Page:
"Give me six hours to chop down a tree, and I will spend the first four sharpening the axe." — Abraham Lincoln
It’s easy to get caught up in the urgency of your main project work and neglect tooling and automation. Setting aside some time to optimize common workflows will help you have more impact in the long run.
Why? Leverage & Satisfaction
Developer tooling has significant impact because of leverage. It’s a productivity multiplier for everyone around you. Imagine you build a tool that 100 engineers are using. Even a small 1% improvement in their productivity would save time equal to having an extra engineer around.
Aside from the potential impact, building developer tooling is satisfying. You make your life easier by automating tedious tasks. It’s also rewarding to see people around you move faster because of your tools.
However, we shouldn't automate everything since there are tradeoffs. Investing in tooling will initially slow progress on our main projects. We should only work on tooling if the incremental gain is higher than working on the problem directly. If done right, it should look like the “theory” panel in the XKCD comic below:
The benefit of tooling and automation comes from how much time we can save. Here's a simple way to think about it:
Total Time Saved = Task Frequency x Time Savings
Tasks that are frequent or expensive have the highest potential benefit. XKCD has a great table showing how long you should spend based on the total time you can save across 5 years:
How To Maximize Your Impact
We should always look for ways to add value immediately. The faster we can make a tool available, even if it isn’t perfect, the faster we’ll be able to get value out of it. Releasing a minimum viable version also has the added benefit of letting you iterate on feedback. Avoid working on nice-to-haves like a clean user interface or handling edge cases at first.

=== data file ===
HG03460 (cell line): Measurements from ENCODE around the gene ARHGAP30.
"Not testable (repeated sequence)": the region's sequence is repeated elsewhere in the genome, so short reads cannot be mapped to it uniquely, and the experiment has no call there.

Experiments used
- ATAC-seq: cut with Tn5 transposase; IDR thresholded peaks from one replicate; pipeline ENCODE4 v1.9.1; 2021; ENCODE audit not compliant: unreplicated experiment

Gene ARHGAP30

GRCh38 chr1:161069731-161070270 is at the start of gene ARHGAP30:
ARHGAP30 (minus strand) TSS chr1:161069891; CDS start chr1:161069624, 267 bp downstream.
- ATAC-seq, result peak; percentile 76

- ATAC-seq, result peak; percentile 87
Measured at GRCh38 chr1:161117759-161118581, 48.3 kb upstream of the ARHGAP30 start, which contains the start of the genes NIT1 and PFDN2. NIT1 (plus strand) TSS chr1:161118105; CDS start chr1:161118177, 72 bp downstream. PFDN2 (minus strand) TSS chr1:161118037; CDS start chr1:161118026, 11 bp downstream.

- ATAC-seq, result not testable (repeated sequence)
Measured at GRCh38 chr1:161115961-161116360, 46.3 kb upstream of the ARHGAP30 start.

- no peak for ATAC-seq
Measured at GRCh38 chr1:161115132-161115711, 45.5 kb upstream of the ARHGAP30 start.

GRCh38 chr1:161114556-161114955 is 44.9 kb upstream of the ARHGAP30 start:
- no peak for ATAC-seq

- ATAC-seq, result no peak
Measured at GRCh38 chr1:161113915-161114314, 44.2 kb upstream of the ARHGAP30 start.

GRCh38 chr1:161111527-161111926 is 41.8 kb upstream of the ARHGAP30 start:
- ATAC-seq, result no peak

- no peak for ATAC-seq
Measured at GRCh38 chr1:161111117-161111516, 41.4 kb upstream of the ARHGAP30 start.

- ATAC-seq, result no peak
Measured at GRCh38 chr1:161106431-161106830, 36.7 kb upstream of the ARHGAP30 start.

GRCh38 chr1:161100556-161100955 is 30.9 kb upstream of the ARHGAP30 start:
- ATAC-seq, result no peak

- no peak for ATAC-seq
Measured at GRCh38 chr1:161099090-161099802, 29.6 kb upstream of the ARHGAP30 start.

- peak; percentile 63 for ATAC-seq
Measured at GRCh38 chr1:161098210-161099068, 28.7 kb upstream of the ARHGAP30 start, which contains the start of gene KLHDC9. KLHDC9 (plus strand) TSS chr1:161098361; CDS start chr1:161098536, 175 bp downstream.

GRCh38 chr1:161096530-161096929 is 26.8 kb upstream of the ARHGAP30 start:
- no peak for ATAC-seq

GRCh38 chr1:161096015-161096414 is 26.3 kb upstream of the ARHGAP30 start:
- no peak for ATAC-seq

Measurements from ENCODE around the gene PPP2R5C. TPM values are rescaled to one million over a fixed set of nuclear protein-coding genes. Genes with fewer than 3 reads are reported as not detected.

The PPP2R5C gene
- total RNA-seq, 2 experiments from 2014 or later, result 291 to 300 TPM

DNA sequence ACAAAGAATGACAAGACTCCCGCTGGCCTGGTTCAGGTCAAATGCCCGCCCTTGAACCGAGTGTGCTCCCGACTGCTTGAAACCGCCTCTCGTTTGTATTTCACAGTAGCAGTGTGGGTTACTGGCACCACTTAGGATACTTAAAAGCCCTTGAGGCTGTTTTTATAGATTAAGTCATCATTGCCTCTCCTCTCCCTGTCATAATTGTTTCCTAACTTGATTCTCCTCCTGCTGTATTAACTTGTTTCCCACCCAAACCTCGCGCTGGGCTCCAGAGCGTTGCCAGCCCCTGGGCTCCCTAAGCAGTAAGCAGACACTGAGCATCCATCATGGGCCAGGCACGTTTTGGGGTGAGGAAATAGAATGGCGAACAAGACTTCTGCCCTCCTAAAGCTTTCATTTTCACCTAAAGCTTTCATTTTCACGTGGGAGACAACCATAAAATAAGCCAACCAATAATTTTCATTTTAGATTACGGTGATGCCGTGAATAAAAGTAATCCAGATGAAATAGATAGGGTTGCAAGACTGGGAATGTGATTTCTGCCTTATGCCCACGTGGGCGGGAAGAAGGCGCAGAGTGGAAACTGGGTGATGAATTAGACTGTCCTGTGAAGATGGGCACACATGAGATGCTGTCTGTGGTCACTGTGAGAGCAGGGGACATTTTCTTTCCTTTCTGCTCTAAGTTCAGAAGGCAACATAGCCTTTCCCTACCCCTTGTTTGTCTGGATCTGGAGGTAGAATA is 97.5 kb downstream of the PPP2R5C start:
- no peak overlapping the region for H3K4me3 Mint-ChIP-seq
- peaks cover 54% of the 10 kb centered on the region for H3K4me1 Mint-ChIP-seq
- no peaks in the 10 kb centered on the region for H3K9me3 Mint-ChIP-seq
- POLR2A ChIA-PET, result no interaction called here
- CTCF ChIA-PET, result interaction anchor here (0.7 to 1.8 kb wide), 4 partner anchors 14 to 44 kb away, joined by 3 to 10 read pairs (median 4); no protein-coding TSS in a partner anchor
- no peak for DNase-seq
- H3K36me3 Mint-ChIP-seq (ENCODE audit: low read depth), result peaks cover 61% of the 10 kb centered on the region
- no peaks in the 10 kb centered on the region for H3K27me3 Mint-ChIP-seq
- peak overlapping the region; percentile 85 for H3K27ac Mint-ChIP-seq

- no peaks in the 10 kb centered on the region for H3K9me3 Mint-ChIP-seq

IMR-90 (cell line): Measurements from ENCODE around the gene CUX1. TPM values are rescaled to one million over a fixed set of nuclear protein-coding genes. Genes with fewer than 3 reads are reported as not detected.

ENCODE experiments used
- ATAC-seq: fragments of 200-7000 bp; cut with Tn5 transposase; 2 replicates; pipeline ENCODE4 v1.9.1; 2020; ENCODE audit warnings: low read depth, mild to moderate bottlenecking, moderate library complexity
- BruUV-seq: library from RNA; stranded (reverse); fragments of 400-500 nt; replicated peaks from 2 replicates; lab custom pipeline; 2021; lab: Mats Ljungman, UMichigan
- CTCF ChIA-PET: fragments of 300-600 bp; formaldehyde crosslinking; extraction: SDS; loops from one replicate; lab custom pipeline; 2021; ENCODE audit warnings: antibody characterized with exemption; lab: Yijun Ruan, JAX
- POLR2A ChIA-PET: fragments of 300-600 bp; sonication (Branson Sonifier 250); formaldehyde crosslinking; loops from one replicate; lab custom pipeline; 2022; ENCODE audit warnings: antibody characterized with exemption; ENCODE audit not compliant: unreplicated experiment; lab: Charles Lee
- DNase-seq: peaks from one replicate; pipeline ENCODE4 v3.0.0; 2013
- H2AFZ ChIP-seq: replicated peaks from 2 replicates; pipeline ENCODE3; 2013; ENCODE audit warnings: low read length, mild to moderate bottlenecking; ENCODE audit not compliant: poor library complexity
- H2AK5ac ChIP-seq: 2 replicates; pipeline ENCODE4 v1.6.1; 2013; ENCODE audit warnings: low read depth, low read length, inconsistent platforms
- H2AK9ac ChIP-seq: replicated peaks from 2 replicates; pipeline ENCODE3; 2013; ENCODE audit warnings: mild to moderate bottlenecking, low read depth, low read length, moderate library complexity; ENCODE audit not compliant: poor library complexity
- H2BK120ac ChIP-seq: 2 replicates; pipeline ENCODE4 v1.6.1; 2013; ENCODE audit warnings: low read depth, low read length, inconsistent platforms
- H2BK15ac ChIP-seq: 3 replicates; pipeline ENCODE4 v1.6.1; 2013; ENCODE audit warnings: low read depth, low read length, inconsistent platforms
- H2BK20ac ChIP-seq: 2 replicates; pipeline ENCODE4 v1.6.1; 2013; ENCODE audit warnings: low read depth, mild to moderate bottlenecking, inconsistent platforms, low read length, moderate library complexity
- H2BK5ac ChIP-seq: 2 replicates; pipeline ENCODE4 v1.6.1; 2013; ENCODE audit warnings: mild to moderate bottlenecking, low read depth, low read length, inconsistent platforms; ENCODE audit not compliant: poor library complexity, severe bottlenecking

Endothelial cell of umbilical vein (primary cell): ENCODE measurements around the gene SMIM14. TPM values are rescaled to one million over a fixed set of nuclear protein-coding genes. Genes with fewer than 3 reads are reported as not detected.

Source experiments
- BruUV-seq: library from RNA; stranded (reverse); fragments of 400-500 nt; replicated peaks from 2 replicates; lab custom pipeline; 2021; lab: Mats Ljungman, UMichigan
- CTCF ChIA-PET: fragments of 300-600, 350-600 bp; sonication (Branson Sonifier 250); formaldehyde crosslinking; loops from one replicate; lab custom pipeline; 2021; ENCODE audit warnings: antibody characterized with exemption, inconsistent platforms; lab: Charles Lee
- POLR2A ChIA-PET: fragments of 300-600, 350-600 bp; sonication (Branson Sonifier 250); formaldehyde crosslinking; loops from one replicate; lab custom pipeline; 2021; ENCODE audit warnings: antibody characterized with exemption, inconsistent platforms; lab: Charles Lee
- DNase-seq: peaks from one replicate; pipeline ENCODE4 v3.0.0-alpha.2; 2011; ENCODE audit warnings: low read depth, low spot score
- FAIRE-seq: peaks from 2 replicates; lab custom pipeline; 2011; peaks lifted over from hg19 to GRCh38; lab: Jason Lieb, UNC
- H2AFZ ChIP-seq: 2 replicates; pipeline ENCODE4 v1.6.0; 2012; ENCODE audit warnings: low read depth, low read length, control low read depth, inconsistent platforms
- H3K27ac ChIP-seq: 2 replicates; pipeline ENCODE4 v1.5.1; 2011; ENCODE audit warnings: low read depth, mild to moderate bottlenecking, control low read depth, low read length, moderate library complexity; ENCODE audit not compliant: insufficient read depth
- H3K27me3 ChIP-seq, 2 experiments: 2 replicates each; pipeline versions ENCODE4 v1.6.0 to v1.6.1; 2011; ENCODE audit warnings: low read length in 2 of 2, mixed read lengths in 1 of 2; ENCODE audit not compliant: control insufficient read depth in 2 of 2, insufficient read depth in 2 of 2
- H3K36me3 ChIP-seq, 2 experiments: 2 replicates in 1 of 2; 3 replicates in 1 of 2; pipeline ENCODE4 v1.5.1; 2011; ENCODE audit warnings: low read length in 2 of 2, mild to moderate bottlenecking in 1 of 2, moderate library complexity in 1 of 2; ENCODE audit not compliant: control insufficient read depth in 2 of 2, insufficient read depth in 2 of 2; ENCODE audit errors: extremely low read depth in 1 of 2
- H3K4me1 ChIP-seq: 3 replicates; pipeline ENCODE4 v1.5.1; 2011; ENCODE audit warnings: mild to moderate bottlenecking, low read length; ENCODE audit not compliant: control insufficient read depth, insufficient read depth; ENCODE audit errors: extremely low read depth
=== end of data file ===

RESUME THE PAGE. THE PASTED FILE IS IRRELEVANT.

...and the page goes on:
Once you have something useful, distribute it to maximize leverage. This might mean that you package the tool and create a small writeup so it is easier for others to use. From my experience, increasing adoption also improves the tools since engineers who use them often contribute. This creates a virtuous cycle since the more people who adopt the tool, the better it gets, which in turn drives more adoption.
It is easy for our main project work to cannibalize work on tooling. We must set aside time for tooling work to prevent this. There are many ways to do this, but you might consider scheduling a team-wide focus week or hackathon for tooling. Allocating dedicated time works much better than hand-wavy guidance to spend 10-20% of your time on tooling improvements.
If you have any past tooling success stories, I’d love to hear them! Feel free to share in the comments below; I'll reply to everyone as usual.
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Thanks for reading,
I've always wondered about something. If developers built a tool that multiplies everyone's productivity; does that mean the tool is owned by the company or by the individual/team who created it?